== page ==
Yet another "flaw" in the game that makes this sequence simpler is the unresponsiveness of the game's controls. While Lara is airborne, no button press will really affect her. This rigidity is rightly frowned upon by many developers -- it feels robotic, and can decrease depth. So, usually, platformers have air control and variable jump height. But rigidity has a few advantages! In these taxing jump sequences, airtime is a respite during which you can think about what to do next.
Speaking of rigidity, the next phenomenon I want to talk about is unique to the semi-responsive platformer.
More control details: if the player holds down the jump button when Lara hits a slope, she springs off it automatically. There are three secrets in the game that require strange-looking sequences of automatic jumps. I think that strangeness is self-aware; in the two parts I'm about to talk about, it feels to me like the level designers are parodying the controls.
Here's the proposition: two slopes, faced toward one another. A single square in between - a wooden square (with glowing red rocks on either side of it -- this is a warning!) There's a room in the top left you want to get to, which means jumping from that wooden square. You approach the wooden surface, sliding down the slope toward it... but suddenly it opens! It was trapdoor with lava beneath it, lava that you're sliding straight towards!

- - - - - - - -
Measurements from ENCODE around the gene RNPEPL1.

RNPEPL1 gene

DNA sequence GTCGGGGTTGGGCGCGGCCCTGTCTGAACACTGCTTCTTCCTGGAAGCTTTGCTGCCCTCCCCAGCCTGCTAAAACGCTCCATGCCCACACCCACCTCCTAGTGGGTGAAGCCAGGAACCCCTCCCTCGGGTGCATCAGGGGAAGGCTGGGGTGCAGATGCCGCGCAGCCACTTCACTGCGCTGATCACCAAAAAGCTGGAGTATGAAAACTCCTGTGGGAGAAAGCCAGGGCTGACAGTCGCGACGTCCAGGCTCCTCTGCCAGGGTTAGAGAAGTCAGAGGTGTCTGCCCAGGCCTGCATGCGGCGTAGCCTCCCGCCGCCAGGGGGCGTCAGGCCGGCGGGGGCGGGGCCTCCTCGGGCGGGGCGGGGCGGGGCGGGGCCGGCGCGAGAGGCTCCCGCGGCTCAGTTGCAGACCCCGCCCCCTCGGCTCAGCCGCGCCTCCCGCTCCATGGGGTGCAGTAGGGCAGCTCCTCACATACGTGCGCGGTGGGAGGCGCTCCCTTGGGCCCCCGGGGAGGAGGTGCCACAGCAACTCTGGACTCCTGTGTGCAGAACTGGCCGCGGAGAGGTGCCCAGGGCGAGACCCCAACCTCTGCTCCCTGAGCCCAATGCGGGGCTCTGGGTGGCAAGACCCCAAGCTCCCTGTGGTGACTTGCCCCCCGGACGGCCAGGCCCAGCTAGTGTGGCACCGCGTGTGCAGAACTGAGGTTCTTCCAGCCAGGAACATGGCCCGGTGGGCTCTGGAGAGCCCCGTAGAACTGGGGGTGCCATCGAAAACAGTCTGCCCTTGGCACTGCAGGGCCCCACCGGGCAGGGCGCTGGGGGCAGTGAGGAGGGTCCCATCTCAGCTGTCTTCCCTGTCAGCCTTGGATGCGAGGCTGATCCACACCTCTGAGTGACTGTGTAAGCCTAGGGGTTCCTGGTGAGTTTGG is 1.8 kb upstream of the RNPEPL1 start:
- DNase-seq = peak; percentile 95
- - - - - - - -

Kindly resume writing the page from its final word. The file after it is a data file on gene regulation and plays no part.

Click here to see an animated .gif of this sequence.
Chances are you'll instinctively jump to avoid the pit, but that just takes you over to the other slope, which starts sliding you backwards into the pit again! You jump again, which takes you back to the first slope, and... so on. You just hold the jump button down, Lara hopping between the slopes, as you try to make sense of the situation. There really isn't much you can do -- it's a dangerous and inescapable scenario -- although it has such little input and it looks so ridiculous that it seems like a joke to me.